Birot: It’s a region I know well. I wrote the film on location, because I couldn’t write this story apart from its setting. I needed to go drink with the fisherman in the bars, to meet the young kids in the schools, to speak to the parents who didn’t want their kids to take up fishing as they felt it had no future. So I spent a lot of time there — it was never a question of setting it elsewhere because when I wrote “Exterior, daytime, on the docks — Gwen arrives on her mobylette,” I already knew where this scene was to take place. When it came time for location scouting, the job was already done — there was no need to look for the house, the school, et cetera. We filmed in the same village in Brittany for all the seashore scenes, and Lise’s scenes were filmed in the same town outside Paris.
iW: How did you go about casting your two leads?
Birot: I saw 300 girls, and I worked with all of them. I called back every girl who was at all promising, then I eliminated more, had them come back again… I was left with 10 girls who were all capable of playing the part of Gwen or Lise — some of them were capable of doing both. Karen Alyx, who ended up playing Lise, was also very good at playing Gwen. It’s hard to see it, but it’s true. In actuality, Karen was 21 years old when we made the film, so she is clearly very adaptable.
iW: I noticed several moments in which the girls were wearing clothes they had worn in earlier scenes. This really struck me because in reality, young girls don’t have unlimited wardrobes, so this decision pointed up to a certain cinematic realism. Was this realism important for you in making the film?
Birot: Yes. The fact that we were working with a limited budget worked in our favor; we didn’t go out and buy new clothes. Instead we went to the flea market, into the personal wardrobes of the actresses — into my closet, even. Gwen really isn’t a coquette, like teenaged girls can sometimes be. In addition, the youth in Brittany aren’t very fashion-oriented because they are constantly fighting the elements, the wind and the rain, so they usually just have practical clothing. I remember when I was a kid, I had two pairs of jeans that I alternated.
iW: I found it interesting that neither girl seemed to have other close female friends.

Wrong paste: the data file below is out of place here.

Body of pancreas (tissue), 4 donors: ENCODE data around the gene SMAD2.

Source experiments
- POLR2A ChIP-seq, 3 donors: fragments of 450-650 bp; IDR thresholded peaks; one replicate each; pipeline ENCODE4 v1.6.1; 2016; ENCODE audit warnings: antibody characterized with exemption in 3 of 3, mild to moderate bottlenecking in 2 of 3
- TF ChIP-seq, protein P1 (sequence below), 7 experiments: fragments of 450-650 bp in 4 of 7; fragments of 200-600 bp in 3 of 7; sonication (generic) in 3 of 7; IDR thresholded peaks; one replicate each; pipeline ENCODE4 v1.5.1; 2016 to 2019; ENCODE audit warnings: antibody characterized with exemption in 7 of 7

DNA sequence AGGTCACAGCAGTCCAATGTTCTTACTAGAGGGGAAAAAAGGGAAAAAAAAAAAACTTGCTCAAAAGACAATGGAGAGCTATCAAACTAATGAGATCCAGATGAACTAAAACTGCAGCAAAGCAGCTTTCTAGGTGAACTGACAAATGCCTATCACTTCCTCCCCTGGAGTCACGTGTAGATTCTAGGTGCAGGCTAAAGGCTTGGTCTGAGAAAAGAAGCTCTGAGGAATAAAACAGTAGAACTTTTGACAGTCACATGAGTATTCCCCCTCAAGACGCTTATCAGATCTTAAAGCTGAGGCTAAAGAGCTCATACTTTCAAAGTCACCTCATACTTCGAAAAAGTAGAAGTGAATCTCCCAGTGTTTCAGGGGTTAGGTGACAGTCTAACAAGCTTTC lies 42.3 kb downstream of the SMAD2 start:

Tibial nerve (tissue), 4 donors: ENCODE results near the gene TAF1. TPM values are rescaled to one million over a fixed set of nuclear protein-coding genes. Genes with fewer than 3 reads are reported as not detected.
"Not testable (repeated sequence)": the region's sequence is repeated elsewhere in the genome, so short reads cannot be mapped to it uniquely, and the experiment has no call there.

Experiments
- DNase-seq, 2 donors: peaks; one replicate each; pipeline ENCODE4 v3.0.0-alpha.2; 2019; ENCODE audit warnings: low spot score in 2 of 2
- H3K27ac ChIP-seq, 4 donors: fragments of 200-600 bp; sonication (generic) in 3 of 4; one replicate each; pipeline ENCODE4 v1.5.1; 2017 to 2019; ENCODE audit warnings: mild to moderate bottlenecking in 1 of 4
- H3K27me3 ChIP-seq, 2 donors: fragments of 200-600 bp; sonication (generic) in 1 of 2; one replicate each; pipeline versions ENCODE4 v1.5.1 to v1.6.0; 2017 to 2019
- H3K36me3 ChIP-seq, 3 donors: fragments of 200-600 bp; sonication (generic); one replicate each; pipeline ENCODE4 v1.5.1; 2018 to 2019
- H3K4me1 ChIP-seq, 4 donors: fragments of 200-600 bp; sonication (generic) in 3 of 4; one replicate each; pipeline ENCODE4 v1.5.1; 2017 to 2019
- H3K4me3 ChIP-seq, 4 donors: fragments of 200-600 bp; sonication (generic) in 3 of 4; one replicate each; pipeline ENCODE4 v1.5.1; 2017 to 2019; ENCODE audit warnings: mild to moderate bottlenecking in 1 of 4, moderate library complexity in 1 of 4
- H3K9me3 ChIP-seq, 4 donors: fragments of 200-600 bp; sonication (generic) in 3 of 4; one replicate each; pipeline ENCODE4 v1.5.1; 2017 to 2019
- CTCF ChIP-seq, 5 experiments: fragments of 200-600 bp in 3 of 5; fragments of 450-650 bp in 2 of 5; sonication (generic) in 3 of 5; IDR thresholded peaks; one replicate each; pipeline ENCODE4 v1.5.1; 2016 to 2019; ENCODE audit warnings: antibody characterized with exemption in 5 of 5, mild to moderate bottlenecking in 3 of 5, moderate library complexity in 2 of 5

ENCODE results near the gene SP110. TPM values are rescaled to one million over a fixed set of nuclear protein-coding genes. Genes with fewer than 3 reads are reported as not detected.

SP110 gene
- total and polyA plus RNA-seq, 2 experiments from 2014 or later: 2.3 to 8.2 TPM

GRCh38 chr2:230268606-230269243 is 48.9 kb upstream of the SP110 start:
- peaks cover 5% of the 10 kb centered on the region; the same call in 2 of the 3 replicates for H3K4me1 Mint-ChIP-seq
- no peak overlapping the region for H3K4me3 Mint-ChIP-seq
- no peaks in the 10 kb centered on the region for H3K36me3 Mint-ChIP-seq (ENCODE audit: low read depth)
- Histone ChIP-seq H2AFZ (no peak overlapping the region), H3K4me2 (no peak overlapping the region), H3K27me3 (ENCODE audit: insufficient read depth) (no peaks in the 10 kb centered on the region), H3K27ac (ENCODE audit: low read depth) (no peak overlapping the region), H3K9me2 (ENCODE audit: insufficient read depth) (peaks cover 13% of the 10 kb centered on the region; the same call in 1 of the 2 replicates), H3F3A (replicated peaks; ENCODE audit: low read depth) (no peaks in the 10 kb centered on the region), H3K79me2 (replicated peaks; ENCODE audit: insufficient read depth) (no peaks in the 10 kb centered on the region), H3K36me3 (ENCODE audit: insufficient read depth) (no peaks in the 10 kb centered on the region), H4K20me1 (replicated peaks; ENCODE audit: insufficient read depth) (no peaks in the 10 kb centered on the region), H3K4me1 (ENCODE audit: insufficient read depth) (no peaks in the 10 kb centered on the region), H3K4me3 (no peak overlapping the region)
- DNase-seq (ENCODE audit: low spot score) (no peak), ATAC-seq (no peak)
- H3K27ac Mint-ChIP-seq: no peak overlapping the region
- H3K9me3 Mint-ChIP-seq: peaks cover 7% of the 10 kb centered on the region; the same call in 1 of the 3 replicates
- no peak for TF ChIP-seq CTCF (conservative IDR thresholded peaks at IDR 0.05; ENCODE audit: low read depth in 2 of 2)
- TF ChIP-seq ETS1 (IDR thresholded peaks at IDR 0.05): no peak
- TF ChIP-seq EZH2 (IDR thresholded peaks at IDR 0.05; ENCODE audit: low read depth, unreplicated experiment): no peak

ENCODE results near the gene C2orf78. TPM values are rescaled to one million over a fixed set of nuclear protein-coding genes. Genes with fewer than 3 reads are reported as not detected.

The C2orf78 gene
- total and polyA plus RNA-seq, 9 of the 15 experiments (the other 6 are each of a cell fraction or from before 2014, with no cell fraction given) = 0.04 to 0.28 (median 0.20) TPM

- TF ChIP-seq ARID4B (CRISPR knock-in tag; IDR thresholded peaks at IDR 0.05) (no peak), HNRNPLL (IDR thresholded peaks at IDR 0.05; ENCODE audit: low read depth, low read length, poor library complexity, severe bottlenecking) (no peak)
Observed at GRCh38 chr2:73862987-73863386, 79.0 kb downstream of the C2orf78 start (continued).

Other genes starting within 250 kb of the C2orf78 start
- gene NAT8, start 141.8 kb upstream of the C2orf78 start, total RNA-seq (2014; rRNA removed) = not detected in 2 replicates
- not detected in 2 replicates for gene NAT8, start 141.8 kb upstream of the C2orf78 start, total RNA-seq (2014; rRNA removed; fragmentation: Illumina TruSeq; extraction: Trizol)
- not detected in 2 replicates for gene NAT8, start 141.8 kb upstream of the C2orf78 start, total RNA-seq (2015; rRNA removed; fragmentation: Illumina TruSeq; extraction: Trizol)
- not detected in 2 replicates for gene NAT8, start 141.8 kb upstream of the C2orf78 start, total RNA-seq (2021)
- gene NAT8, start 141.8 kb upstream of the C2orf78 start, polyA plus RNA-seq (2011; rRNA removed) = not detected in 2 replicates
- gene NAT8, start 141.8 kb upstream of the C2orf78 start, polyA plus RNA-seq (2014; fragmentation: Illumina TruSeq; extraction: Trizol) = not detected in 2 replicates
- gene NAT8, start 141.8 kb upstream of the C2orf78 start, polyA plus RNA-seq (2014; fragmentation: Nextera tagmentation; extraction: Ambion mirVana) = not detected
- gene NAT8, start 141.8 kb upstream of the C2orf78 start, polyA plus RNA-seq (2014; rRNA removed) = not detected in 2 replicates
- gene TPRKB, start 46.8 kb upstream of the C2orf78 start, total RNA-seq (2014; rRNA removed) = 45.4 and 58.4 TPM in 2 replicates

Birot: For me, Lise is a very secretive and introverted girl. She’s not especially happy where she lives, and her family doesn’t help much. She’s only happy when at the seaside with Gwen — and when she can’t be there, she’s only happy thinking about being there. It’s her paradise.
iW: Gwen is an only child, and yet she passes all her time with boys…
Birot: There is a stage in adolescence where one is mainly interested in being noticed by boys. It doesn’t mean she has no girlfriends, but that she simply prefers to be the leader of a pack of boys.
iW: In fact, Gwen may not be a coquette in her personal style, but she does want everyone to look at her — which, of course, led to a few mistakes on her part. I also found it interesting the way you captured the selfishness of teenagers, like when Lise enters the room and her family is crying, and she automatically says “What did I do?”
Birot: Gwen is also like that; when her mother tells her that her father’s boat has broken down, she replies, “Well, I’m going out.” She doesn’t care at all.
iW: Both girls are very complicated: Gwen is moody and tempestuous, and not always certain of what she wants — her relationships always seem to be in flux. On the other hand, Lise has no self-confidence and clearly feels out of place in her own family, and therefore is happy to try to take Gwen’s place in what she perceives as a more stable household.
Birot: Gwen’s family isn’t actually more stable, but it’s more open. It’s a family where everything is said, albeit violently at times. In Lise’s family, nothing is said, everything is taboo — so Lise is totally suffocating. She sees Gwen’s family as healthier, since they express themselves.
iW: Are you currently working on a new film?
Birot: I’m in the middle of writing a new script that I will direct and that will star Karen Alyx, about a girl who has a borderline personality. Throughout the film we can’t tell if she is normal or not. I really want to keep directing — it’s really important for me. There’s nothing else I’d rather do.
iW: Are there directors you admire, either from your own generation or from previous ones?
Birot: Yes, many. Women like Catherine Breillat, Jane Campion, and Claire Denis… men like Manuel Poirier, Maurice Pialat… for me, the kind of cinema I most enjoy is one that is realist and naturalist, and that tells the stories of real people.